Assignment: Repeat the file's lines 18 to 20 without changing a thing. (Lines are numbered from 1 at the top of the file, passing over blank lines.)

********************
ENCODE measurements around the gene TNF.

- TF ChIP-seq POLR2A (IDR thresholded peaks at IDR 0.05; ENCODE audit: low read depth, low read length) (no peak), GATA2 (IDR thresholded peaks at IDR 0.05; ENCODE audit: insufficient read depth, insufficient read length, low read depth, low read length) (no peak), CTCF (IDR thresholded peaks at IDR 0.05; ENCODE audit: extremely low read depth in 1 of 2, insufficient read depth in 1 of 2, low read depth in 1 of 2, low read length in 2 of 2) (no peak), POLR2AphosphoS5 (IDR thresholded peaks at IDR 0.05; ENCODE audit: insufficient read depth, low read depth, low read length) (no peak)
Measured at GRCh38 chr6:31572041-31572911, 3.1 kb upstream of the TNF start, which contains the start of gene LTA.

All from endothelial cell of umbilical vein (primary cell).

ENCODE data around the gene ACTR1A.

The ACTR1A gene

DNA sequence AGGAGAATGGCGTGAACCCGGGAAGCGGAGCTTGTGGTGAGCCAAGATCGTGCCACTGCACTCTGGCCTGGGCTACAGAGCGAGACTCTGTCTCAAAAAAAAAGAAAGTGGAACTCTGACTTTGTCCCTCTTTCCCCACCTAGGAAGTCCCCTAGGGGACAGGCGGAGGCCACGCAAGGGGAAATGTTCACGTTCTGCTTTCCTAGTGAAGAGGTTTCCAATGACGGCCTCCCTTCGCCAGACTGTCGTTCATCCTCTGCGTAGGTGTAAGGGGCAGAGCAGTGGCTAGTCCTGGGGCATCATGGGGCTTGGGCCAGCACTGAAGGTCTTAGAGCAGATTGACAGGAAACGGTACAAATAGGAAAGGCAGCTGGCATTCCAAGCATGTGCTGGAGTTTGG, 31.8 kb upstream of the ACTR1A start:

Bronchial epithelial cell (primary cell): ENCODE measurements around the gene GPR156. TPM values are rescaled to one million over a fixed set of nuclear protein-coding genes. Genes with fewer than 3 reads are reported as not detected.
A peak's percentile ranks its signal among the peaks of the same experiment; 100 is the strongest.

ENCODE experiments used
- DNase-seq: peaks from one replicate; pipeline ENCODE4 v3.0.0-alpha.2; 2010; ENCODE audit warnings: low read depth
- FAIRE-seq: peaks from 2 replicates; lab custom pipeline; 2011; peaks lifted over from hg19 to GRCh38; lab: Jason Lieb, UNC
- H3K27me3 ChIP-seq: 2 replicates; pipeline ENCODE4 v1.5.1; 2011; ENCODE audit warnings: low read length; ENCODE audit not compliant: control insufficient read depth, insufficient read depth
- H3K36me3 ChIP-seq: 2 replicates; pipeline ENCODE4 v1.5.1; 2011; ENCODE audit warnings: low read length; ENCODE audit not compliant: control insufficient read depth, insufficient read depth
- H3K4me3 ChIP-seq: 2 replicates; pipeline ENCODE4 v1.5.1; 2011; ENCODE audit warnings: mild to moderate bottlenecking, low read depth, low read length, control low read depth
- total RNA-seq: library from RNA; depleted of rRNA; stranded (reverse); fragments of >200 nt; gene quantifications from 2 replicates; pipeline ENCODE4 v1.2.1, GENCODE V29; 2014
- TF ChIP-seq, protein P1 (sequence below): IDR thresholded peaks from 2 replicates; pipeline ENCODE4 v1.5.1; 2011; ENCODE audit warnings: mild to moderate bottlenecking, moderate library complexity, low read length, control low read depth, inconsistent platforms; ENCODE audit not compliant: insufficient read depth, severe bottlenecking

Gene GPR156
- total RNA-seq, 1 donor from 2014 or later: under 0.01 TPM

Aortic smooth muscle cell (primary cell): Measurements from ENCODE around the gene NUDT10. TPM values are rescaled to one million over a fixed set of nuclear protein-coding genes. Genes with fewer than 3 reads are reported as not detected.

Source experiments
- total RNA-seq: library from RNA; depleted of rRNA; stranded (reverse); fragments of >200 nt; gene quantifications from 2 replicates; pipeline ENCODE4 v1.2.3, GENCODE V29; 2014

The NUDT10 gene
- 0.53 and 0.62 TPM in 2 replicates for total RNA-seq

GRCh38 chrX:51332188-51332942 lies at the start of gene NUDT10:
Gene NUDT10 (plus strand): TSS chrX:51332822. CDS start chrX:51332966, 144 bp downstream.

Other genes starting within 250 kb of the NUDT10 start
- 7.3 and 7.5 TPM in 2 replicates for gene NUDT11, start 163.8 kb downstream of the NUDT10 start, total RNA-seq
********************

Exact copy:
Gene GPR156
- total RNA-seq, 1 donor from 2014 or later: under 0.01 TPM

Aortic smooth muscle cell (primary cell): Measurements from ENCODE around the gene NUDT10. TPM values are rescaled to one million over a fixed set of nuclear protein-coding genes. Genes with fewer than 3 reads are reported as not detected.